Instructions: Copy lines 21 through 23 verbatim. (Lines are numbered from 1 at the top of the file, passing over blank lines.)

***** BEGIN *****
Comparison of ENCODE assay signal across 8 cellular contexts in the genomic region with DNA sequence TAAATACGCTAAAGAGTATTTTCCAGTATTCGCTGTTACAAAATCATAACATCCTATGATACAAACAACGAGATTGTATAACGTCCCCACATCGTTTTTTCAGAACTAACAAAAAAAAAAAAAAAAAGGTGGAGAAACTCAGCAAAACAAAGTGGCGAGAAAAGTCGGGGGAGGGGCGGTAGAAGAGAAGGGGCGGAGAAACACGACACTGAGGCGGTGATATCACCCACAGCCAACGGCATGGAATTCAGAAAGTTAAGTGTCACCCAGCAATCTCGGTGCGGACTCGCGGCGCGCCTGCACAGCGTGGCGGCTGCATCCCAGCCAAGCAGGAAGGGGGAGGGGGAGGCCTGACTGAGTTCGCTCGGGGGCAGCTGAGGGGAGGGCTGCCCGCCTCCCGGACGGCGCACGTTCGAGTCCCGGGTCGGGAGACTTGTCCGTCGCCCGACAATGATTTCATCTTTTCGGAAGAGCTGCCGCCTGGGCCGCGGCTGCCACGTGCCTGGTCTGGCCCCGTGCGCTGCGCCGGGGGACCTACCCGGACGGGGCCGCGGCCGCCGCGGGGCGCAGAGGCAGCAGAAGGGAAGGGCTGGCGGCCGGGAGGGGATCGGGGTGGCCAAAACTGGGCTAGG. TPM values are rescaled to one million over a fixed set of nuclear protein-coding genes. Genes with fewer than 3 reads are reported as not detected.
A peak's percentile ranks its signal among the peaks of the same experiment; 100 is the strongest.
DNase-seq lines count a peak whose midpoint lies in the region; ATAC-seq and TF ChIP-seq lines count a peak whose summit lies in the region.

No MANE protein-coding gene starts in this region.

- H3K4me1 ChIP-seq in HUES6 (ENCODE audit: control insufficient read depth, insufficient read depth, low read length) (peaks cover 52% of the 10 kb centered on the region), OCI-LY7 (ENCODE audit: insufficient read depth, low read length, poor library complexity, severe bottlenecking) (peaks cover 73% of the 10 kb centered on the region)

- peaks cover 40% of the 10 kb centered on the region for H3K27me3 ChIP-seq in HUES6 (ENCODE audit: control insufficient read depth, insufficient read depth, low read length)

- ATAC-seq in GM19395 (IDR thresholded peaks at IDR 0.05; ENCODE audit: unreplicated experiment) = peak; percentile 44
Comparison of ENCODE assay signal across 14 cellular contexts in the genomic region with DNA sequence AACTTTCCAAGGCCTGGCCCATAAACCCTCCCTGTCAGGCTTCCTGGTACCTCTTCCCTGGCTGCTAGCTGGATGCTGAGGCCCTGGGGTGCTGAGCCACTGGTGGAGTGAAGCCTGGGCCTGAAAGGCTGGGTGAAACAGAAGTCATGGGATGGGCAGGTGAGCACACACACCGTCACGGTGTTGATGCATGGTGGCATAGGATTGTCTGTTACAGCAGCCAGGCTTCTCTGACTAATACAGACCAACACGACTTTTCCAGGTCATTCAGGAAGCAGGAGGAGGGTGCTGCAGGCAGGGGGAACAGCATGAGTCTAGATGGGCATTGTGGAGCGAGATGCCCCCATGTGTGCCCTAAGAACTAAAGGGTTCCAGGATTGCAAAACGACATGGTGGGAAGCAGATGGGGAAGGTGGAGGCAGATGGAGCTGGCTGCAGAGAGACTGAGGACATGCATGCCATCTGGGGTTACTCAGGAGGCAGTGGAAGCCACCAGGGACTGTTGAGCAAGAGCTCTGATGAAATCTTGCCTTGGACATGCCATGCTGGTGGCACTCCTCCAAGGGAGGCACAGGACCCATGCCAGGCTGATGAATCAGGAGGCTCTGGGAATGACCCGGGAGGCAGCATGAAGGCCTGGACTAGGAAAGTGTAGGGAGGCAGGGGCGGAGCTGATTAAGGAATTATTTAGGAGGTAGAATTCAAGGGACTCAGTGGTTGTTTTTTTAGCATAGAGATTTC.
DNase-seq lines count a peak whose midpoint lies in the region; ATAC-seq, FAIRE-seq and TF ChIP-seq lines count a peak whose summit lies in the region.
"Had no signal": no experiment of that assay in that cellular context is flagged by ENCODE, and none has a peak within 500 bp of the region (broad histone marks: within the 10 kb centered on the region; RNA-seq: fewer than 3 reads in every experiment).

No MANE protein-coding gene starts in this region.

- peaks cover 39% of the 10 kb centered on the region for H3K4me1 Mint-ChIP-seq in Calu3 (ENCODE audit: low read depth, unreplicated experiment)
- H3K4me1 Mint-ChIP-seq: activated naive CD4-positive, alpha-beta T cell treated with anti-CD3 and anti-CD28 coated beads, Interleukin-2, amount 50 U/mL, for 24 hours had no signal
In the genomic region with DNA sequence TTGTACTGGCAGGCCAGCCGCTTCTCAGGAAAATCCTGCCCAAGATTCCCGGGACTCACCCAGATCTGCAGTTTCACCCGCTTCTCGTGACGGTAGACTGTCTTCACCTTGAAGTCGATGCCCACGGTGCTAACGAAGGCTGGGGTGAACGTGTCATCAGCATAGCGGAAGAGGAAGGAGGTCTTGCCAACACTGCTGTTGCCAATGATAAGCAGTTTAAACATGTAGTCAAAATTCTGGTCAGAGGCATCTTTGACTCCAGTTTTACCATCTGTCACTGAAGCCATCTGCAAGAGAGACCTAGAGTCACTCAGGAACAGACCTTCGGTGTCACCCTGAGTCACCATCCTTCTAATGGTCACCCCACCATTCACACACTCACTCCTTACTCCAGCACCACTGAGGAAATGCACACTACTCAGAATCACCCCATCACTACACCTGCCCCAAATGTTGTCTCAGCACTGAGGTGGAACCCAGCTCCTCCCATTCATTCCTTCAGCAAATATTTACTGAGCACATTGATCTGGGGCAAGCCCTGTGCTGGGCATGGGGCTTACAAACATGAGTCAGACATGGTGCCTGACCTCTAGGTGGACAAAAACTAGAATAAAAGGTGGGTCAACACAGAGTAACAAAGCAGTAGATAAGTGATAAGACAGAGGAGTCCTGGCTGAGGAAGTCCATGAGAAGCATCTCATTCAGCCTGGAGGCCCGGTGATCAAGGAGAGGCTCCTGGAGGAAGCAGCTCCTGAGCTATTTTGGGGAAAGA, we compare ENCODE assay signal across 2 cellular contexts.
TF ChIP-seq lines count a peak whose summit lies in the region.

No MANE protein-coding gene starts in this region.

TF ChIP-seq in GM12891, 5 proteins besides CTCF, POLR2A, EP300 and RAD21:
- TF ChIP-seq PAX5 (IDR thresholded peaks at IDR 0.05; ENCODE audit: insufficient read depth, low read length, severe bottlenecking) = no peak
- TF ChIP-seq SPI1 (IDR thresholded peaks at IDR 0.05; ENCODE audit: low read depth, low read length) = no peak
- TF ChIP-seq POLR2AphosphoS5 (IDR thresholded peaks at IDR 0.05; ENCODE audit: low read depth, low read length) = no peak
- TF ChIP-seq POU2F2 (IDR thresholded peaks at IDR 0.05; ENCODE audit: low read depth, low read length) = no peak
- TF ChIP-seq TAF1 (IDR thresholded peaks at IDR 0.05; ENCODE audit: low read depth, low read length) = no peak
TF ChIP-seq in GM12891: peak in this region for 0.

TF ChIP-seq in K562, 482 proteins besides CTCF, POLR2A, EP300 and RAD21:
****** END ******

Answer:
- TF ChIP-seq POU2F2 (IDR thresholded peaks at IDR 0.05; ENCODE audit: low read depth, low read length) = no peak
- TF ChIP-seq TAF1 (IDR thresholded peaks at IDR 0.05; ENCODE audit: low read depth, low read length) = no peak
TF ChIP-seq in GM12891: peak in this region for 0.